Support for Nicola Sturgeon’s ultimate political goal, Scottish independence from England, is at it’s highest.
Scotland has suffered badly from Covid-19, the first Prime Minister, Sturgeon’s popularity has surged, largely as she has steered a more cautious approach out of the pandemic than her English counterparts.
British Prime Minister Boris Johnson landed on Thursday in Orkney, Scotland. He boldly proclaimed that the trip proved his commitment to a united nation.
“The Union is a fantastically strong institution – it’s helped our country through thick and thin,” he said. “I think what people really want to do is see our whole country coming back strongly together, and that’s what we’re going to do.”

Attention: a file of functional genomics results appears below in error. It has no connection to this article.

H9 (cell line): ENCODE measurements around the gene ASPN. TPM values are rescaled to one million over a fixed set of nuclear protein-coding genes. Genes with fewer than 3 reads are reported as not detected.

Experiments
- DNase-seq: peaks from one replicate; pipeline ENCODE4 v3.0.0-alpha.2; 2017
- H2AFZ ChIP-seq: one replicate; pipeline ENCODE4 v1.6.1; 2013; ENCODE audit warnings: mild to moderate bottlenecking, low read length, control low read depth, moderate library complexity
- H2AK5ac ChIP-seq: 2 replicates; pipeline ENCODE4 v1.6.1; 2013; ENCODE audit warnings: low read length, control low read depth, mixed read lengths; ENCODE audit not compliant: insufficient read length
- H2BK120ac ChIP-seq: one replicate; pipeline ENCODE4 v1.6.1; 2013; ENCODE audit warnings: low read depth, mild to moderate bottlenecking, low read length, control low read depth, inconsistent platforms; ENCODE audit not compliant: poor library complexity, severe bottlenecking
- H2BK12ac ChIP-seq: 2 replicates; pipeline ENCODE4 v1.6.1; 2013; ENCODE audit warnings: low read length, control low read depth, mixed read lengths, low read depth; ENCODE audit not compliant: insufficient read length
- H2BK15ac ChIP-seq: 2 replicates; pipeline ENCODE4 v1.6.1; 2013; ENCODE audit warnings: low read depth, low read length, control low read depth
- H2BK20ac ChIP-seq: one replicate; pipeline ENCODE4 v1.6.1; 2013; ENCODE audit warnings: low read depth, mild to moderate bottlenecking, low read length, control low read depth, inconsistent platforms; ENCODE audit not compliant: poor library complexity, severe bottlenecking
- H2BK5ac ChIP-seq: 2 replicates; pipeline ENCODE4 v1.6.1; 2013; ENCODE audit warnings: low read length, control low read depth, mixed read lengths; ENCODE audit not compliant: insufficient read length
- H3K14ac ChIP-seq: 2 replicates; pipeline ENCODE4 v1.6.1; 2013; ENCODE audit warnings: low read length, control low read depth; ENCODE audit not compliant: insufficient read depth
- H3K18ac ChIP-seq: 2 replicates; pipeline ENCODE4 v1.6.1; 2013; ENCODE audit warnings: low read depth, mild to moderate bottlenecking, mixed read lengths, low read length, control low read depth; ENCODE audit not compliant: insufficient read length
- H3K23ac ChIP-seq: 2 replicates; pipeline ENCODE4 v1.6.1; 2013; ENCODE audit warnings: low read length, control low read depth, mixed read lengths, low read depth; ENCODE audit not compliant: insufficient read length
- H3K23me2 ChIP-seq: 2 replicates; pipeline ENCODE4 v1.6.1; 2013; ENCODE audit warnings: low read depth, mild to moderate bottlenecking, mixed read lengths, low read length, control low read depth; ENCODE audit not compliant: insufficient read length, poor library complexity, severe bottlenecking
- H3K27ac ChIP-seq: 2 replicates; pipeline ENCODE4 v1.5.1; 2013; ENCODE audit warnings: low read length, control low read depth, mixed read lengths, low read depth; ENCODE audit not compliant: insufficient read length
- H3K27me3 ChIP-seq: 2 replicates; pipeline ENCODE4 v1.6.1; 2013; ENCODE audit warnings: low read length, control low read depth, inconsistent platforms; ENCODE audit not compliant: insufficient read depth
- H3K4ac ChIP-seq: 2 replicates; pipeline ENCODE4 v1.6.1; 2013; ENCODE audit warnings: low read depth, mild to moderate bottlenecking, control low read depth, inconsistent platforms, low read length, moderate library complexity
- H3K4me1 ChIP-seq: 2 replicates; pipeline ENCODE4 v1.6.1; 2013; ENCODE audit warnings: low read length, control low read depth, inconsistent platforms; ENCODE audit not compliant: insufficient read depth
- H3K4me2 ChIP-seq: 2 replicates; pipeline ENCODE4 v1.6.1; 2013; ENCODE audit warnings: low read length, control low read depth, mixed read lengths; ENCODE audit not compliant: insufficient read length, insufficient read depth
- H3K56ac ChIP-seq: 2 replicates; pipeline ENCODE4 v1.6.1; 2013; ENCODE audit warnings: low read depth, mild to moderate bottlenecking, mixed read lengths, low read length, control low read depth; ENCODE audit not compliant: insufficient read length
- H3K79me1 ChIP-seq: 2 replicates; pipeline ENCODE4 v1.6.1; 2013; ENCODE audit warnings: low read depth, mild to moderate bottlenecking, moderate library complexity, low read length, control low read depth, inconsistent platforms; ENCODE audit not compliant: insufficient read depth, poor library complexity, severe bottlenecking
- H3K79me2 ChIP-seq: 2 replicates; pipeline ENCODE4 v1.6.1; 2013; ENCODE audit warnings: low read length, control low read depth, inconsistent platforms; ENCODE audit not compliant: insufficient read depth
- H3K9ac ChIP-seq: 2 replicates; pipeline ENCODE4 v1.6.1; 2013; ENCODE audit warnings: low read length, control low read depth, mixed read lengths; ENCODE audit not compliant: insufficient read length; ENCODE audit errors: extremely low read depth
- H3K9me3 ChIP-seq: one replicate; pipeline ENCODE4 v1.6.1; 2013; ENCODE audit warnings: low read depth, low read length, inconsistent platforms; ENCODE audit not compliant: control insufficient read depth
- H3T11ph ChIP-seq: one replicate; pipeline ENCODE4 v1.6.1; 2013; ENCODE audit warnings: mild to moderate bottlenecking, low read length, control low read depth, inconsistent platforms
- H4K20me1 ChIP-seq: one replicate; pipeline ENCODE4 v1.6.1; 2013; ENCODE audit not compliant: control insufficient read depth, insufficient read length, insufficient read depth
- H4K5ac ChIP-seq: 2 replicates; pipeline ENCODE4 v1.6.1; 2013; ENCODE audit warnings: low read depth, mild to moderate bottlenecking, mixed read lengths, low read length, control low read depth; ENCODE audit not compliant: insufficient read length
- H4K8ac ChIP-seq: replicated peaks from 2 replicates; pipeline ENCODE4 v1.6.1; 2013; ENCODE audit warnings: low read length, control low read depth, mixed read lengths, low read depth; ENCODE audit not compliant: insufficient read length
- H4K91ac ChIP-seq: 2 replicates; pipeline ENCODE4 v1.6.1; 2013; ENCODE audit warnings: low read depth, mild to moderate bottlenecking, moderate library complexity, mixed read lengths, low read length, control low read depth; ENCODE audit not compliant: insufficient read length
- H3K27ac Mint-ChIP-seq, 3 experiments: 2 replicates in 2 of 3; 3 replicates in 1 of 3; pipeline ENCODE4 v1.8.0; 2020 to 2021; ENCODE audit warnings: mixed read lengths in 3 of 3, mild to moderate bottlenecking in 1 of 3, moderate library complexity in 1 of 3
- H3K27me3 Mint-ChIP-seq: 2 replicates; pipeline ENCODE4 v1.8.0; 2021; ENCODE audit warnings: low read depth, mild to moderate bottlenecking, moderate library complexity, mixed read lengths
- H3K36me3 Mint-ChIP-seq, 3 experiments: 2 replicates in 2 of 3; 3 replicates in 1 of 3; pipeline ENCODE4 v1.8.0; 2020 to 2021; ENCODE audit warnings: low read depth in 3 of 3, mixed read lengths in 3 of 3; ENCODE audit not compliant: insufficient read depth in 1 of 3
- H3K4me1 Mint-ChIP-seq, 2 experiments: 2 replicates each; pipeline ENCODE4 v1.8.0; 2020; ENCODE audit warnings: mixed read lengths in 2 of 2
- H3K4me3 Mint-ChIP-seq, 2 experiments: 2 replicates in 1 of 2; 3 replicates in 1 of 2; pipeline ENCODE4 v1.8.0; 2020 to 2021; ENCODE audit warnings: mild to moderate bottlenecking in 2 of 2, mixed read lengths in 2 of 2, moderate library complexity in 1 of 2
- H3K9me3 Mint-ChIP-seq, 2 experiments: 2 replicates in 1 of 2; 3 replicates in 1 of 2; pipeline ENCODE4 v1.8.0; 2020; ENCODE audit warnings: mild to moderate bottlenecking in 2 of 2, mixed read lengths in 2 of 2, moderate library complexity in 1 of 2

Together, perhaps, but not with Scotland’s leader. For his first trip to Scotland this year, Johnson did not meet with Scotland’s top elected official, First Minister Nicola Sturgeon. That may be for good reason.
Johnson’s personal ratings, meanwhile, have taken a hit, as the messaging around reopening south of the Scottish border has been more haphazard. His visit to Scotland was an attempt to regain some political capital.
By visiting Scotland, Johnson hoped to underline the benefits to Scots of the 300-year-old union with England — he was keen to point out that it was the Treasury in London that saved thousands of Scottish jobs with its generous furlough scheme, for example.
But Conservative prime ministers have historically enjoyed little support in Scotland, and Sturgeon joked on Twitter that Johnson’s visit didn’t do her any harm.